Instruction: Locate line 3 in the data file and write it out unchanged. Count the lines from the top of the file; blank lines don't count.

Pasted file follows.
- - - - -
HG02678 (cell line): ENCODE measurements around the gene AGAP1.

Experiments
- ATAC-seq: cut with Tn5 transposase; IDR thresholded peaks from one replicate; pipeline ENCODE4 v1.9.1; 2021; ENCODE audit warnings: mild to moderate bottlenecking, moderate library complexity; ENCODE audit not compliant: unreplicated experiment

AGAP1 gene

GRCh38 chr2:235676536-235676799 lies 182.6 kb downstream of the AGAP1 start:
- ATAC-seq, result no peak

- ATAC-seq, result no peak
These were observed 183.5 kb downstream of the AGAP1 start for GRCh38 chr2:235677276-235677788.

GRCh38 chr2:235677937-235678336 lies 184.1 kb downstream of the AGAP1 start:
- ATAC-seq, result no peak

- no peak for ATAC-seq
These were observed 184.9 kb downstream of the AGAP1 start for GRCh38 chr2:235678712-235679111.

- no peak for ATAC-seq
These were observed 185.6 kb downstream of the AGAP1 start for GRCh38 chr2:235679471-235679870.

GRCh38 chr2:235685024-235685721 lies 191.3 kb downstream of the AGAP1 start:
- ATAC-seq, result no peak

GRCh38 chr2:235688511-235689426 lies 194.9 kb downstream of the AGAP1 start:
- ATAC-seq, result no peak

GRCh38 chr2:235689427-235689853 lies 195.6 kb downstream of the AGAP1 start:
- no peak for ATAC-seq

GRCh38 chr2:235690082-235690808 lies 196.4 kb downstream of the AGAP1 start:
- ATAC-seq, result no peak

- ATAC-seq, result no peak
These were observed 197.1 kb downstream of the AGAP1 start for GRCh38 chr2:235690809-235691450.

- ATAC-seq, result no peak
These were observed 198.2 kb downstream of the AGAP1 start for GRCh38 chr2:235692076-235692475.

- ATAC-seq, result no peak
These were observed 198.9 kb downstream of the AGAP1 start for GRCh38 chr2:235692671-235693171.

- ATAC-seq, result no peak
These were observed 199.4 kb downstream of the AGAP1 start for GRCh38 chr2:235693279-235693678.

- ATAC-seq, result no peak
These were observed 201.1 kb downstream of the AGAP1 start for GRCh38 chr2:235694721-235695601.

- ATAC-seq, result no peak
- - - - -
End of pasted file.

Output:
- ATAC-seq: cut with Tn5 transposase; IDR thresholded peaks from one replicate; pipeline ENCODE4 v1.9.1; 2021; ENCODE audit warnings: mild to moderate bottlenecking, moderate library complexity; ENCODE audit not compliant: unreplicated experiment